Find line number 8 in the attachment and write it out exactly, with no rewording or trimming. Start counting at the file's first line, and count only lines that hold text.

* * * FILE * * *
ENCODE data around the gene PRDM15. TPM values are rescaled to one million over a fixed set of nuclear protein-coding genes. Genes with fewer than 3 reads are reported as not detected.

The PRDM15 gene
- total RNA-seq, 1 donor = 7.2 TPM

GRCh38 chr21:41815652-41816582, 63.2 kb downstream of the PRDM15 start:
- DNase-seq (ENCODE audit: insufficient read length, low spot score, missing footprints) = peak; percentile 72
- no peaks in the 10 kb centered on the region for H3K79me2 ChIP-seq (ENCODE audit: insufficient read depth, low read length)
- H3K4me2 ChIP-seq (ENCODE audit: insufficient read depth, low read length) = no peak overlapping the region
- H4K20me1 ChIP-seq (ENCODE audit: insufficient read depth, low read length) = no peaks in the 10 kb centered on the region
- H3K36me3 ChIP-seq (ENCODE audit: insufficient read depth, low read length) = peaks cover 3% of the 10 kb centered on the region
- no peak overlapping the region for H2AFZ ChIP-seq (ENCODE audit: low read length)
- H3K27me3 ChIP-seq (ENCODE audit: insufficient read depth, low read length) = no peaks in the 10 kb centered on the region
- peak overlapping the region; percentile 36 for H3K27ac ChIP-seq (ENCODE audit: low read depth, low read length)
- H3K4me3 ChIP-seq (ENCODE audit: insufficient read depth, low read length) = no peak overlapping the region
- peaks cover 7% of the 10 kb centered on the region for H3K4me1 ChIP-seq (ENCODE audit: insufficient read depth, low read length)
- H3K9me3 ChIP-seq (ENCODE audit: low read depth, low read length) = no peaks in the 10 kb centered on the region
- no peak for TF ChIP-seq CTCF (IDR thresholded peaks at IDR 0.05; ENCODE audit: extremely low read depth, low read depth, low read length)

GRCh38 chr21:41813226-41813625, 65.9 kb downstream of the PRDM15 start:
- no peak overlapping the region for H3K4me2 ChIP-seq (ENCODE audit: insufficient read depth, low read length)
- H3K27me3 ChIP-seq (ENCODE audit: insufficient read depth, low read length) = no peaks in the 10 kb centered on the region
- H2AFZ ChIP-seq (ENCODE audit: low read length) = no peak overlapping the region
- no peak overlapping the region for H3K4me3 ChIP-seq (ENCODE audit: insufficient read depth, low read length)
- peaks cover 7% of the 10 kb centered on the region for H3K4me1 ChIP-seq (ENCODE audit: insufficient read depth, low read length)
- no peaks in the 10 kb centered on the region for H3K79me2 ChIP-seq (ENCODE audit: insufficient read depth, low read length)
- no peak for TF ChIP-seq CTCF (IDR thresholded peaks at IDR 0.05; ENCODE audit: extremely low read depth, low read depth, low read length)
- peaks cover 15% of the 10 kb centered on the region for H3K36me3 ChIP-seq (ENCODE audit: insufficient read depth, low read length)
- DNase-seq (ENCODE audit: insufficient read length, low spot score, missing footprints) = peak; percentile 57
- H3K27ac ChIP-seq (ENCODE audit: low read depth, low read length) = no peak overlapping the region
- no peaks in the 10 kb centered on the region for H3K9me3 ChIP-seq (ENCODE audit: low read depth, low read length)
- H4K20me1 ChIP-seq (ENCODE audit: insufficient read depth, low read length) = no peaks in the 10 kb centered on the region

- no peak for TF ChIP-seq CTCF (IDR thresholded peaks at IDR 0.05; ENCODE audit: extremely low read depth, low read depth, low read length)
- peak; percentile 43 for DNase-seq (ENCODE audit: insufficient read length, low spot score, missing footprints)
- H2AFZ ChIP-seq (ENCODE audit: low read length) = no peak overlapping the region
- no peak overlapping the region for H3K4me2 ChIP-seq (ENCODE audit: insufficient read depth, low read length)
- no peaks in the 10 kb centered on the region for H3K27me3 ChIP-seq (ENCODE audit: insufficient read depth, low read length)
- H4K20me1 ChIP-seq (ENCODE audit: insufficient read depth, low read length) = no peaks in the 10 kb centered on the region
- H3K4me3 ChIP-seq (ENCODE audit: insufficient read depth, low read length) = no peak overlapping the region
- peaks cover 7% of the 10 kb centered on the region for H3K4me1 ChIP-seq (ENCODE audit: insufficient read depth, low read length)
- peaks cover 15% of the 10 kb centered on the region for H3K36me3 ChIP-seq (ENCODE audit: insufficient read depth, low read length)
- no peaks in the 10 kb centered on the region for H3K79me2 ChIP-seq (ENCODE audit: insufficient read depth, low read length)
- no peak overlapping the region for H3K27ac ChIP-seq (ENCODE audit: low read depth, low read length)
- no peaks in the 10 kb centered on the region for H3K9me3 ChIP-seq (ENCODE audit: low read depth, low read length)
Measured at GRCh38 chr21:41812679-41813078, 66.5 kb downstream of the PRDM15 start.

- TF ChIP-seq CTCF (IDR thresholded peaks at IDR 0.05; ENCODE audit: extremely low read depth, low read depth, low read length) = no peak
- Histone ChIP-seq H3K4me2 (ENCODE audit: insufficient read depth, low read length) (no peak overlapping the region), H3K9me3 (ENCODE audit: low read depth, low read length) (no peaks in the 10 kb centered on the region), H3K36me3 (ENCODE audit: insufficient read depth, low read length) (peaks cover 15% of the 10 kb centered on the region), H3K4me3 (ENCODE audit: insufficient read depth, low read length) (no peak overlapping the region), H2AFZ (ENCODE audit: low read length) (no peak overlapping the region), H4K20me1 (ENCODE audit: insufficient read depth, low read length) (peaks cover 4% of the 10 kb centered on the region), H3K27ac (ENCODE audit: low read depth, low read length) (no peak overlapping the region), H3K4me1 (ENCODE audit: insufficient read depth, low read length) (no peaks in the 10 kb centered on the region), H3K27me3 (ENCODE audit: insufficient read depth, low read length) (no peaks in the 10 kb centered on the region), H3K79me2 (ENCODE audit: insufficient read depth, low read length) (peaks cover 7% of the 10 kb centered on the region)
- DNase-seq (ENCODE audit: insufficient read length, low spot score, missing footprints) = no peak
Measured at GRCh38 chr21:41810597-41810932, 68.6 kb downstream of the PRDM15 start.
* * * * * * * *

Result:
- H4K20me1 ChIP-seq (ENCODE audit: insufficient read depth, low read length) = no peaks in the 10 kb centered on the region